About the camera, you will find in the first half of a separate post. Click here.

Monday, November 19, 2012

Father's Will Power

Picture from 1974 at his work, posing with a visitor.

Everybody has will power but in varying degrees. Persons endowed with strong will power are the ones that successfully wade through adversities. My father was one such as I was to observe a number of times.

My father never beat his two children, except only once. He never wanted to repeat his mother’s torturous acts in his younger years when he often used to say that he bled from the nose and even eyes.  It was difficult for us to hear it.  He had anger but had the ability to overcome it without probably suppressing it. His job was tough, taxing, strenuous and responsible. Later when he fell ill and used to require rest, his cruel boss was not sanctioning leave! Yet, he endured all that, what with backbiting.

He used to get light attacks of cardiac asthma around mid nights that used to make everybody anxious and sleepless. One Sunday afternoon in 1978, the severity had gathered momentum as he sat reading a magazine.  We had to call Capt. Srikantaiah in the opposite house for moral strength and for his car which would be the emergency vehicle to take him to the doctor's house.  The doctor showed helplessness and advised an immediate admittance to the Hospital as the situation was very bad. He was gasping for oxygen.  I followed it on my bicycle. My mother accompanied him in the car.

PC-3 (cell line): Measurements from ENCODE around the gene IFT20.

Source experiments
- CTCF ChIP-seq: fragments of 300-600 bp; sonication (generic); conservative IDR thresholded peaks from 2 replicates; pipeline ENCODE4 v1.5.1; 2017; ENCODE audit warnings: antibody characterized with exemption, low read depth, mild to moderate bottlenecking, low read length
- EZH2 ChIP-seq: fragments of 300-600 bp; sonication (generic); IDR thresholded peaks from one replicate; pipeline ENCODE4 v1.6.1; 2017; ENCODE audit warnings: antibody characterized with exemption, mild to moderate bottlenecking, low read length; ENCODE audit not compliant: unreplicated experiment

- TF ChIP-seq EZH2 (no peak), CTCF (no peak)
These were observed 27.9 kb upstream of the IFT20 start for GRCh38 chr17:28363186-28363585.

It appears that he almost kicked the bucket on way to hospital.   Miraculously, he did not, because when the window glass of the Captain's moving car was opened up - it appears he made a gesture to my mother - the fresh inflow of air supplied him more oxygen. He turned round the dreaded corner before he reached the hospital, but was still admitted for further treatment for some days of stay. It was at K.R.Hospital.  I was so relieved to see him sitting on the bed as I reached a while after they reached, as I was on my bicycle.  He recovered to a great extent and resumed his work though not as before.  

 Again a year later, while in hospital, for the same problem, this time at Kamakshi Hospital, his complete body had turned blue. As if sent by a divine force, a passer-by doctor who came in to see what the anxiety was about, could find his vein for the intravenous injection and administer that emergency dose.  Other doctors present were not able to find the vein!  My father was fully conscious and watching the action around him! Within minutes, he had turned the corner. The doctors had told us to give up hope. But my father had not. Such was the strength of his will power.